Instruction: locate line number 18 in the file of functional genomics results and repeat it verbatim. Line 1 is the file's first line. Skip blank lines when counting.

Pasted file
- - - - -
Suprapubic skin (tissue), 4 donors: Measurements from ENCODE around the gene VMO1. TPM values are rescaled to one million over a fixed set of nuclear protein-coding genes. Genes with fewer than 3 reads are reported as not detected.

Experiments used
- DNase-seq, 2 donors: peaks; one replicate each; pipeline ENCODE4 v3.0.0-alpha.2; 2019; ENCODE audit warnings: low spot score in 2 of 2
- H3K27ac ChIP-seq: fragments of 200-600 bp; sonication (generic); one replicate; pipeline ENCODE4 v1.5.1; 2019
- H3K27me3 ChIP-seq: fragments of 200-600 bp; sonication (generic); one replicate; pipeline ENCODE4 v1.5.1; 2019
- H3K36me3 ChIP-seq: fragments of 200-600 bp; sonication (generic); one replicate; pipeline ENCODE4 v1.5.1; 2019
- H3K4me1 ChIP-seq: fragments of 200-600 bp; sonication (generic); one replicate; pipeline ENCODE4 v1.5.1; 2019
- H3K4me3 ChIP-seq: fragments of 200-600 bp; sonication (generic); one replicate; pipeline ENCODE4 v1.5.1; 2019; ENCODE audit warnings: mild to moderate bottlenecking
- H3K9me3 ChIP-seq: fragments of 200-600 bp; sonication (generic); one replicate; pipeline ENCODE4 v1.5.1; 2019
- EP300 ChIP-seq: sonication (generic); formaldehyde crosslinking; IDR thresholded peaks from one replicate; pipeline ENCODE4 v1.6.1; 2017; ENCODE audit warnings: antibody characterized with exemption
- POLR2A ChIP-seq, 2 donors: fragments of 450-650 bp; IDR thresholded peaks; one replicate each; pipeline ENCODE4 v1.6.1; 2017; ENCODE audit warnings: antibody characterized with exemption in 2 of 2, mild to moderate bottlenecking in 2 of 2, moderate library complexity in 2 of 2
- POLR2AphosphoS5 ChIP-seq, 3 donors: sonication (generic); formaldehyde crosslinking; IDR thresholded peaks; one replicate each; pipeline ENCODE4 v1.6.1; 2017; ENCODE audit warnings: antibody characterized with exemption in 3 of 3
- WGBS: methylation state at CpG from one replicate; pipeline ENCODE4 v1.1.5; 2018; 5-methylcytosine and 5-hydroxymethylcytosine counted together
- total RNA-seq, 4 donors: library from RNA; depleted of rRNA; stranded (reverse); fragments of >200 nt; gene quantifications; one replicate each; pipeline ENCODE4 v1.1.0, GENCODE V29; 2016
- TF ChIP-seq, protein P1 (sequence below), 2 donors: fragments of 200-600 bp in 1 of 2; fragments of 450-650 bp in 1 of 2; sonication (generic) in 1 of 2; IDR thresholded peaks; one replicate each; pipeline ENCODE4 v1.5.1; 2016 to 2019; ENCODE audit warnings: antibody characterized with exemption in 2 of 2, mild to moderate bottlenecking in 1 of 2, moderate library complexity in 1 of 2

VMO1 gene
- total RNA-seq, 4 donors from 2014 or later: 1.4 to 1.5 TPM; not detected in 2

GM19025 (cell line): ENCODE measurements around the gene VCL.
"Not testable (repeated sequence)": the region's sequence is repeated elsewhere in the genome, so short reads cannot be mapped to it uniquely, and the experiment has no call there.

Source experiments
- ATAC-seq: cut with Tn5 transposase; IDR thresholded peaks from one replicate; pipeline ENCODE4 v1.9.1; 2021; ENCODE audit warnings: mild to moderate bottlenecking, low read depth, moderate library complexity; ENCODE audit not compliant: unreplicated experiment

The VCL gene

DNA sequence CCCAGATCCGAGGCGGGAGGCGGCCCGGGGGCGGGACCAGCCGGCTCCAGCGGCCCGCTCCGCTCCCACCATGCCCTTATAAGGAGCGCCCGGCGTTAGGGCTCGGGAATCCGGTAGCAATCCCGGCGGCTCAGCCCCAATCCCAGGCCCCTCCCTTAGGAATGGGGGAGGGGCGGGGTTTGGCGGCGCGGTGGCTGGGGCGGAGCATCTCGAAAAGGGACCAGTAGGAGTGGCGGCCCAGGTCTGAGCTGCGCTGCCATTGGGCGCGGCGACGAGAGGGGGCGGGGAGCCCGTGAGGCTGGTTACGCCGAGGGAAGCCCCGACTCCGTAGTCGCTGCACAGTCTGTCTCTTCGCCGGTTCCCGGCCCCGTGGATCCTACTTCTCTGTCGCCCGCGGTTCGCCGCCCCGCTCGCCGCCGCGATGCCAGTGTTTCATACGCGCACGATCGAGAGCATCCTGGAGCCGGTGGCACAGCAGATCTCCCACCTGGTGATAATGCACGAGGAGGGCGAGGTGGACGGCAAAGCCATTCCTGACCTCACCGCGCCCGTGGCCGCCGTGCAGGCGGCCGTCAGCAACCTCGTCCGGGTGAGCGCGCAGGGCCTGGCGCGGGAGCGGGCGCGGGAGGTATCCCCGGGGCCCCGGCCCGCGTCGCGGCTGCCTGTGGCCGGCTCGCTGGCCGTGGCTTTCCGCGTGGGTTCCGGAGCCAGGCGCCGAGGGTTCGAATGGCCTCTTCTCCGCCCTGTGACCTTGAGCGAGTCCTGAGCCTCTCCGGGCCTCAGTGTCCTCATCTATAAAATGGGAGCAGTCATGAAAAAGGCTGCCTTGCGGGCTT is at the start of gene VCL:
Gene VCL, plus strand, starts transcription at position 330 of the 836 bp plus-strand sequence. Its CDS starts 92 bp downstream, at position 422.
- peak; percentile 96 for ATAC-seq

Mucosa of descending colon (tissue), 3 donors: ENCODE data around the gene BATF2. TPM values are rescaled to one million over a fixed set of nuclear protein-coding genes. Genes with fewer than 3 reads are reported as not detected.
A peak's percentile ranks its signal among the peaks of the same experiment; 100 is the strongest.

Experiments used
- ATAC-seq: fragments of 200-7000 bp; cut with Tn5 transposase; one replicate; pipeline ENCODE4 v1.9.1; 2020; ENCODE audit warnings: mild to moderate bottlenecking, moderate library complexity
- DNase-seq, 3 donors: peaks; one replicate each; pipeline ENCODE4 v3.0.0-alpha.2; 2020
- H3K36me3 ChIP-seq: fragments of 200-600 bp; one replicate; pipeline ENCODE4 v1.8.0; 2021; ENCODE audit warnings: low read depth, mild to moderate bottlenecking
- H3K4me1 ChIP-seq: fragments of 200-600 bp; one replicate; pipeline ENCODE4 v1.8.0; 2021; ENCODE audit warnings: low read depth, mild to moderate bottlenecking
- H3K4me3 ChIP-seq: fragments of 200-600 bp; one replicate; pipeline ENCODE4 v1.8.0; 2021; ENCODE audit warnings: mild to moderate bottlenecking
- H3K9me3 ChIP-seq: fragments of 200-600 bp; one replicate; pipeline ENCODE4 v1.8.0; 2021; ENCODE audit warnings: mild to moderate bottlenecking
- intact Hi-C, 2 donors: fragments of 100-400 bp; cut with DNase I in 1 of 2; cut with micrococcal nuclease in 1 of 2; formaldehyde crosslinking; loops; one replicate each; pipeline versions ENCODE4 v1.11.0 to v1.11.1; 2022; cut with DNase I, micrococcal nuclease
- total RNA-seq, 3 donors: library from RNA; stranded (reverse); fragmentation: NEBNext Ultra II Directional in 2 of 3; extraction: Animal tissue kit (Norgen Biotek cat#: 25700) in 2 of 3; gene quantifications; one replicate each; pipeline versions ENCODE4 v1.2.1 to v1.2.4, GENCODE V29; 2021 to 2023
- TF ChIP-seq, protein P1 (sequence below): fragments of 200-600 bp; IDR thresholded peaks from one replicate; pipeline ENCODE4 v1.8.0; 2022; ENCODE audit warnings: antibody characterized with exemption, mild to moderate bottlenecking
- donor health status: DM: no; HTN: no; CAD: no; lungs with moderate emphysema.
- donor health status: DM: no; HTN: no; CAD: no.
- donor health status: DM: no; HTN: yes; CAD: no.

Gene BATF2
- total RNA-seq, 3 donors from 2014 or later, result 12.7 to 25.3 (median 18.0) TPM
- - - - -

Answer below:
GM19025 (cell line): ENCODE measurements around the gene VCL.